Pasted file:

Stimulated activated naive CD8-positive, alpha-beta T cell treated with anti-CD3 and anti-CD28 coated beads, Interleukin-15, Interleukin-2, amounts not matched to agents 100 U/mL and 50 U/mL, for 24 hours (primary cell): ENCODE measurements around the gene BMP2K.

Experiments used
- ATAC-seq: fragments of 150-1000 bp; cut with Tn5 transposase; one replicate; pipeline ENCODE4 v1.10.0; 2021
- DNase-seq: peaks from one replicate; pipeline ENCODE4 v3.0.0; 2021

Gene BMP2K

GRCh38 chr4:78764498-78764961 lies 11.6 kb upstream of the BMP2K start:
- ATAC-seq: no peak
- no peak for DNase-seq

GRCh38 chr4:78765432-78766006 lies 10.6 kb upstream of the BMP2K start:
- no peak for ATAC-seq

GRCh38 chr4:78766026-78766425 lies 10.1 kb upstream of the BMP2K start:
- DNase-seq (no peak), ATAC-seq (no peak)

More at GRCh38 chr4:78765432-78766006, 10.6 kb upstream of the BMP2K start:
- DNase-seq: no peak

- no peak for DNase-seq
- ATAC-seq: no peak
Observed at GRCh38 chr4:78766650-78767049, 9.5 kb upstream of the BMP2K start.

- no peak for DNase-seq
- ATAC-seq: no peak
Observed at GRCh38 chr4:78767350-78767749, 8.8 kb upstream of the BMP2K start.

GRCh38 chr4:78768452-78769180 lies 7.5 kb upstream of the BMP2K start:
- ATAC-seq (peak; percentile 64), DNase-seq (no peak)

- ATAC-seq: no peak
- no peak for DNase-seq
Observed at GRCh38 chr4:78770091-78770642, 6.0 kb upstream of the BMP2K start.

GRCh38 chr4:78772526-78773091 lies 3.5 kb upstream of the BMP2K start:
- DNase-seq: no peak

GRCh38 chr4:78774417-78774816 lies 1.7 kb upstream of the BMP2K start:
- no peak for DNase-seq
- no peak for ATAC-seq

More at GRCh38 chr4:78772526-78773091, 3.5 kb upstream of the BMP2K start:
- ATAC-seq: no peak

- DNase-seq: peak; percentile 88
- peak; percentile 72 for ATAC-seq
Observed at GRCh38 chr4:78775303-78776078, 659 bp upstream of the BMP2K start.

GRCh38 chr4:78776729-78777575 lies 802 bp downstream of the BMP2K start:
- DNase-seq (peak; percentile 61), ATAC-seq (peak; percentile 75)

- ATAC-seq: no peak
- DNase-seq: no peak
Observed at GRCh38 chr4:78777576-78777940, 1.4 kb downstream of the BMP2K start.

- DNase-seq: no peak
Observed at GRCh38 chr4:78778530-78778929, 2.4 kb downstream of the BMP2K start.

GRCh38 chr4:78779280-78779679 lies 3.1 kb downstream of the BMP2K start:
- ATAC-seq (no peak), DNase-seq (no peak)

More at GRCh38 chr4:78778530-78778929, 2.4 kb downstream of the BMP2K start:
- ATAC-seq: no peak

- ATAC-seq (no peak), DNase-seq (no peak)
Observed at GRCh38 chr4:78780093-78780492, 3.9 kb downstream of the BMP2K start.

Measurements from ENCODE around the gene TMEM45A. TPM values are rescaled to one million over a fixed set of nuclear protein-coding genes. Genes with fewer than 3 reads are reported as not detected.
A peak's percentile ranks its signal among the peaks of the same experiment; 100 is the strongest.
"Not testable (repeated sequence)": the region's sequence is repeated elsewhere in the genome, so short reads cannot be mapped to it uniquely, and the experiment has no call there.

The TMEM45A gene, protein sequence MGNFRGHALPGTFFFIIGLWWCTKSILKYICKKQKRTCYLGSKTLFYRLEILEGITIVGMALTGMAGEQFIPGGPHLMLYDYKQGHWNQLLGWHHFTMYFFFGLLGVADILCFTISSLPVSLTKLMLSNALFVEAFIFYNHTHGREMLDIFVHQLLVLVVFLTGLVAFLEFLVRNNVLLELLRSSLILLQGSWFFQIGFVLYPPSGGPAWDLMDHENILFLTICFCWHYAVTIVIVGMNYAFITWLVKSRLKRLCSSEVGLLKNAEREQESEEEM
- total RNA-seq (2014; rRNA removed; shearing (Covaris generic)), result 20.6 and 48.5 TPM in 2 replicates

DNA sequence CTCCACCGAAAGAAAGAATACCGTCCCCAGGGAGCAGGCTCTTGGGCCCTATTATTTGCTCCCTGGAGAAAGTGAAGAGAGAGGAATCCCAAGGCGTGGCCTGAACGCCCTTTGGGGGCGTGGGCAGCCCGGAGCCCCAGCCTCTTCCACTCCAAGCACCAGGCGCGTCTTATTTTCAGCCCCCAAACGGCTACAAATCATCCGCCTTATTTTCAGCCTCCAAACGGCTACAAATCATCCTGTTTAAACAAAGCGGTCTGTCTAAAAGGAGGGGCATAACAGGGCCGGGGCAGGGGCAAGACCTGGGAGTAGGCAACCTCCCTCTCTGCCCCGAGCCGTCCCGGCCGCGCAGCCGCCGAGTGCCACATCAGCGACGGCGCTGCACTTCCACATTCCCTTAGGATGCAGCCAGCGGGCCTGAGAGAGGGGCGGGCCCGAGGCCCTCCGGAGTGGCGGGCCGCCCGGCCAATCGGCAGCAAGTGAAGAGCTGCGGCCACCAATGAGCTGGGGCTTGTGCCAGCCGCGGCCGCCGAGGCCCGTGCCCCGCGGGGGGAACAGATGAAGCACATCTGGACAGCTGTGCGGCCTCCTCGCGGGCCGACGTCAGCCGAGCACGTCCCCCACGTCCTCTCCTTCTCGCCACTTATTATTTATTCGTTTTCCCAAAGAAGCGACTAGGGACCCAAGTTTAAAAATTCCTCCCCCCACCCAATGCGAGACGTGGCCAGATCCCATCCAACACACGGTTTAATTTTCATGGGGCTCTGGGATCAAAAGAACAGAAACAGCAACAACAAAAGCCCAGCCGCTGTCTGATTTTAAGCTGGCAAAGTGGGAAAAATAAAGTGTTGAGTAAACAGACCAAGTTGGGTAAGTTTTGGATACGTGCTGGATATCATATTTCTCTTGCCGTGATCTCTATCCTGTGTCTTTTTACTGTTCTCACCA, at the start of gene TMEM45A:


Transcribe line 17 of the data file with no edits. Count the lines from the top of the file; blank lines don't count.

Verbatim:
Observed at GRCh38 chr4:78766650-78767049, 9.5 kb upstream of the BMP2K start.